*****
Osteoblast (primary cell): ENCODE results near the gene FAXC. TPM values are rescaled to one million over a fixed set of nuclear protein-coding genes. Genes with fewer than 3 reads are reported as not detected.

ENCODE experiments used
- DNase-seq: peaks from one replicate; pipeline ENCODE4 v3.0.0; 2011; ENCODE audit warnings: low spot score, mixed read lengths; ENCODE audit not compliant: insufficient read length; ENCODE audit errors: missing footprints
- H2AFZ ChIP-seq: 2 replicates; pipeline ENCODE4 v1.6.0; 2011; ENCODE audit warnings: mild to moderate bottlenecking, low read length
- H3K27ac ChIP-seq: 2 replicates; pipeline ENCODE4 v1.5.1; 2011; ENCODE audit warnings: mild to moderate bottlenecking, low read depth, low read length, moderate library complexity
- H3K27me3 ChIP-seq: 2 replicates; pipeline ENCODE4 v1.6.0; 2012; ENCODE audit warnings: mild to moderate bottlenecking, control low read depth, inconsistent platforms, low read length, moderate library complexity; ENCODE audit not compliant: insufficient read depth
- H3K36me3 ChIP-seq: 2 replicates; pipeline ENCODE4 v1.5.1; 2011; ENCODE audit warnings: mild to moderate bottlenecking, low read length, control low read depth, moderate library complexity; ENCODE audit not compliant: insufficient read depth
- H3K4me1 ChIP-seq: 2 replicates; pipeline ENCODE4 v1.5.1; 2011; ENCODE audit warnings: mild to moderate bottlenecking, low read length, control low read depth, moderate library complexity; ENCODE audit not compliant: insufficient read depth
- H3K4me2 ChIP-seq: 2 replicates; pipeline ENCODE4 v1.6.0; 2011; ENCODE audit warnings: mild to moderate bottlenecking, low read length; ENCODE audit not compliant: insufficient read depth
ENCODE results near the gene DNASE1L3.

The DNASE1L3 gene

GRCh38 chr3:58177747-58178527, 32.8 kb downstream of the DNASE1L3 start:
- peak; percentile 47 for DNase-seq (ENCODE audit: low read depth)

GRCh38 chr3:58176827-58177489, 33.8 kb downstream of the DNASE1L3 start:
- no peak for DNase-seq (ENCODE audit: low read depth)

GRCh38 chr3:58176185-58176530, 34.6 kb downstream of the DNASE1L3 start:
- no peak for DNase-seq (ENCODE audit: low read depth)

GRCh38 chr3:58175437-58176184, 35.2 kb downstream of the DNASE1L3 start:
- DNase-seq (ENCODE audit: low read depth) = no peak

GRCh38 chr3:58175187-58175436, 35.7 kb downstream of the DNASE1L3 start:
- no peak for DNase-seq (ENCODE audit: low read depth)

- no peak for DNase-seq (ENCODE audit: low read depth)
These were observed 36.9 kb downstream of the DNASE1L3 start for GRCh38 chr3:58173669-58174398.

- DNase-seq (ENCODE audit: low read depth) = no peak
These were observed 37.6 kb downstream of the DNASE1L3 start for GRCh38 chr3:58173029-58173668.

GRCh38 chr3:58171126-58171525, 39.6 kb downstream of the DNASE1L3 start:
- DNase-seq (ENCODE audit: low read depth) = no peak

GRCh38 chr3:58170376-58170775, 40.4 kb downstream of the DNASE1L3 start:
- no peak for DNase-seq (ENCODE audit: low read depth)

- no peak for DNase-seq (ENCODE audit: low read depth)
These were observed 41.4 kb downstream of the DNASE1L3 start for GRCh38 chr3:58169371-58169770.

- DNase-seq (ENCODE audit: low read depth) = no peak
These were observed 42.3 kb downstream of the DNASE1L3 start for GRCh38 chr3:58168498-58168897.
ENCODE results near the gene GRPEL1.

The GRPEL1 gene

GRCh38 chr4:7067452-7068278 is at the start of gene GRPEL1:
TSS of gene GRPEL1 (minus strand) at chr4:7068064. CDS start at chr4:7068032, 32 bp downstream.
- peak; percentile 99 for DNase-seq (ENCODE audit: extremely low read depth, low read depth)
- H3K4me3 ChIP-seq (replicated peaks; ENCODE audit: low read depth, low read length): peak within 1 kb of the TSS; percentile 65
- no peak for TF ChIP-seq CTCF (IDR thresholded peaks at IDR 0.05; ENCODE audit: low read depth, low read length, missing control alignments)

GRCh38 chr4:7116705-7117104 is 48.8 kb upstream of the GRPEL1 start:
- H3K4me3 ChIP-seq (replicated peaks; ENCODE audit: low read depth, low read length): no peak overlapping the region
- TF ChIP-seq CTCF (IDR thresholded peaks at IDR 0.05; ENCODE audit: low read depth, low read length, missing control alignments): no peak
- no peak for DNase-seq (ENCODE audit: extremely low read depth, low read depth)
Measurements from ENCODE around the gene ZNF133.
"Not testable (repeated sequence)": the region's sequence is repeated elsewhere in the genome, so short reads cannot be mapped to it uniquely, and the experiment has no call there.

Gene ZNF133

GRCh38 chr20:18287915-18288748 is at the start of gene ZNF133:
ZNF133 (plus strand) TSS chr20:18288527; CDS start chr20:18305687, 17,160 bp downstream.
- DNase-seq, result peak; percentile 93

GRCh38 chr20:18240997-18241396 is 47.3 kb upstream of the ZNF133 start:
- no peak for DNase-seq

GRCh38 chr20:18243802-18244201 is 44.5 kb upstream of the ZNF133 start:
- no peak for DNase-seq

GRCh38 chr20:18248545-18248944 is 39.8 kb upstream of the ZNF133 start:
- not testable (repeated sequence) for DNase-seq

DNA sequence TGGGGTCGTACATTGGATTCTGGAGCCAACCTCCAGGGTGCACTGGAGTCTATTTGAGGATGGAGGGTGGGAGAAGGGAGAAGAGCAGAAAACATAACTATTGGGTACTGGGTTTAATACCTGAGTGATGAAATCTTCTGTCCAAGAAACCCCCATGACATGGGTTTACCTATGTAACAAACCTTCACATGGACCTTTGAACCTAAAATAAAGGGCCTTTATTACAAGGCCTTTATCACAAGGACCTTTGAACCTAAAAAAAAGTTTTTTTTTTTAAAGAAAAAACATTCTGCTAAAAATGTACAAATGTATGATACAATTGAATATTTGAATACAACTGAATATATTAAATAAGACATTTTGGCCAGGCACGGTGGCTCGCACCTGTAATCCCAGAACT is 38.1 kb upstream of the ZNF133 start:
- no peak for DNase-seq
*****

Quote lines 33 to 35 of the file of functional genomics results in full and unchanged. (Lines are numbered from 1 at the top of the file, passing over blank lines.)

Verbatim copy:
These were observed 42.3 kb downstream of the DNASE1L3 start for GRCh38 chr3:58168498-58168897.
ENCODE results near the gene GRPEL1.

The GRPEL1 gene